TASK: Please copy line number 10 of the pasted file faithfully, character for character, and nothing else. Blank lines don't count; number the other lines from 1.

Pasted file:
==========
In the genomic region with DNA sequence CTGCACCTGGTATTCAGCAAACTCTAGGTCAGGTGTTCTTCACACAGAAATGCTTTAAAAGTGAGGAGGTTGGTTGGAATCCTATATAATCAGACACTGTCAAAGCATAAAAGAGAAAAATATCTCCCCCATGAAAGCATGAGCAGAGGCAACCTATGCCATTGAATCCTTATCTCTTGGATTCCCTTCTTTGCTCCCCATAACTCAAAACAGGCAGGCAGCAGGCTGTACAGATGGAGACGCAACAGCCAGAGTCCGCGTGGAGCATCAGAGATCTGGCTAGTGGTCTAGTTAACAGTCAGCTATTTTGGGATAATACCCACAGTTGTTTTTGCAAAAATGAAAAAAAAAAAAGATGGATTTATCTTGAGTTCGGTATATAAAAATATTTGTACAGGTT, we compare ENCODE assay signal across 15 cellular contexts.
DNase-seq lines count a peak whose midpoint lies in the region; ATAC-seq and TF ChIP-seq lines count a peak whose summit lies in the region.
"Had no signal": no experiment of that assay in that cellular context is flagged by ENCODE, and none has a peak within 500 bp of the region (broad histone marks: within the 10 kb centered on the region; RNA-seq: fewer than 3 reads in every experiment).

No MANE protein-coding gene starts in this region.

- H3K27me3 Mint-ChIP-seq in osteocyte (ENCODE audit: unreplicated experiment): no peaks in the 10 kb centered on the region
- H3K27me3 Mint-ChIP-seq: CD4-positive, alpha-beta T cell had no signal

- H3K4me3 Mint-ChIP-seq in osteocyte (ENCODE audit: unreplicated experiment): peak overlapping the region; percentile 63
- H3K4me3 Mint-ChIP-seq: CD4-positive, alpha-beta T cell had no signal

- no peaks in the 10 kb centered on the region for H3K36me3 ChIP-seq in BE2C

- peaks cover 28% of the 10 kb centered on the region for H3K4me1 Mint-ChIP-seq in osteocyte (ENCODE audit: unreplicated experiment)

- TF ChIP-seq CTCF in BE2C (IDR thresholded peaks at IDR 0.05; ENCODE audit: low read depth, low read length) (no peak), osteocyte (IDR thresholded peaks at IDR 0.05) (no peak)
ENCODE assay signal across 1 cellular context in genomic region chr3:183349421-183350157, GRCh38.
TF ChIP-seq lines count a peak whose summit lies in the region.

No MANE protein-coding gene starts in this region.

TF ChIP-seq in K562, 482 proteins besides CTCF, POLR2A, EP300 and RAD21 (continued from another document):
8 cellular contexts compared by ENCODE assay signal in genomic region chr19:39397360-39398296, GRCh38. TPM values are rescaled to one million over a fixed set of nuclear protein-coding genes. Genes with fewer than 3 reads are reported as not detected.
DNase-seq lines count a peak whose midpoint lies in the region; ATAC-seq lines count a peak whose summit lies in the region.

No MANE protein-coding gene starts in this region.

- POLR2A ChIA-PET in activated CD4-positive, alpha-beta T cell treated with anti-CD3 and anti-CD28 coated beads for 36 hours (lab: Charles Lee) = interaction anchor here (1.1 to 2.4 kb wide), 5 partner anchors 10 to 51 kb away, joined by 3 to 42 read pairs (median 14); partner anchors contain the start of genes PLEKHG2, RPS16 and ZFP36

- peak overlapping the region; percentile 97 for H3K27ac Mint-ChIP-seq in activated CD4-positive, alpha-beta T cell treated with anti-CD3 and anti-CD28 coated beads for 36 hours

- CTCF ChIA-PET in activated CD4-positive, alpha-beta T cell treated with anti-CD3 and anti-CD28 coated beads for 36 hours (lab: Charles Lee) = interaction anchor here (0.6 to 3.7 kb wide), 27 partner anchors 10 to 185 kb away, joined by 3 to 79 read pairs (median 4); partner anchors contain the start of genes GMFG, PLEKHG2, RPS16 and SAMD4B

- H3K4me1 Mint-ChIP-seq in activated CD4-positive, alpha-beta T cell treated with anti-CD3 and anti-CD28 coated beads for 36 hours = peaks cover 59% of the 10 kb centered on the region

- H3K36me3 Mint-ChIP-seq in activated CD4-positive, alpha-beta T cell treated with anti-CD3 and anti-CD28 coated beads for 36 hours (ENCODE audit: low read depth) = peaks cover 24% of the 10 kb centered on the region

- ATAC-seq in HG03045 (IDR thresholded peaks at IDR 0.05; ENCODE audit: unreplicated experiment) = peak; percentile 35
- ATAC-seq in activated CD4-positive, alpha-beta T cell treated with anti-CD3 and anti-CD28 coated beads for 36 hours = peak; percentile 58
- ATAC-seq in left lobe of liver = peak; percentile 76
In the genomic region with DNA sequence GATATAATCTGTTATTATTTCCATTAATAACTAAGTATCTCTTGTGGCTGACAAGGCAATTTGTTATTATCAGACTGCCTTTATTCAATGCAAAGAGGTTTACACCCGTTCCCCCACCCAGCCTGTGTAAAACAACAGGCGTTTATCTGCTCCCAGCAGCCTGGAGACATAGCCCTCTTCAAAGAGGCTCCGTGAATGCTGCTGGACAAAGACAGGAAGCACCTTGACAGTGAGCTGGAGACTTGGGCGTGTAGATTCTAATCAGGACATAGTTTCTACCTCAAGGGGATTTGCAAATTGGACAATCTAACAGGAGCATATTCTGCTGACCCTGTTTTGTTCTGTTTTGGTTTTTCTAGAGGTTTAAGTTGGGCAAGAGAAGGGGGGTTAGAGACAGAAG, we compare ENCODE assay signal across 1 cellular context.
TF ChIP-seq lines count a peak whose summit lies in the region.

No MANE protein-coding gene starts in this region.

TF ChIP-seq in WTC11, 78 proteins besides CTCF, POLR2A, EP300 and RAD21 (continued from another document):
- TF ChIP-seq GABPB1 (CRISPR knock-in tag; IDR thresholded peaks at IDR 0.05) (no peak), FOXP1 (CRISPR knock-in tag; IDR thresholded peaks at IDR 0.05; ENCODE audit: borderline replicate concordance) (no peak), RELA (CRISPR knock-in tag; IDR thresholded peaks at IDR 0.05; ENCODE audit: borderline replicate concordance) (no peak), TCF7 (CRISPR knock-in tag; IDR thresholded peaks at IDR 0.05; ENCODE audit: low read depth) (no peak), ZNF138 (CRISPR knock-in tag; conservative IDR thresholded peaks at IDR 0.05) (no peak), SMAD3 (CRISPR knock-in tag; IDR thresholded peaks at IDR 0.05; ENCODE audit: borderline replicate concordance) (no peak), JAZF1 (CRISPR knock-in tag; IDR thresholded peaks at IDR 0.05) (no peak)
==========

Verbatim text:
- peaks cover 28% of the 10 kb centered on the region for H3K4me1 Mint-ChIP-seq in osteocyte (ENCODE audit: unreplicated experiment)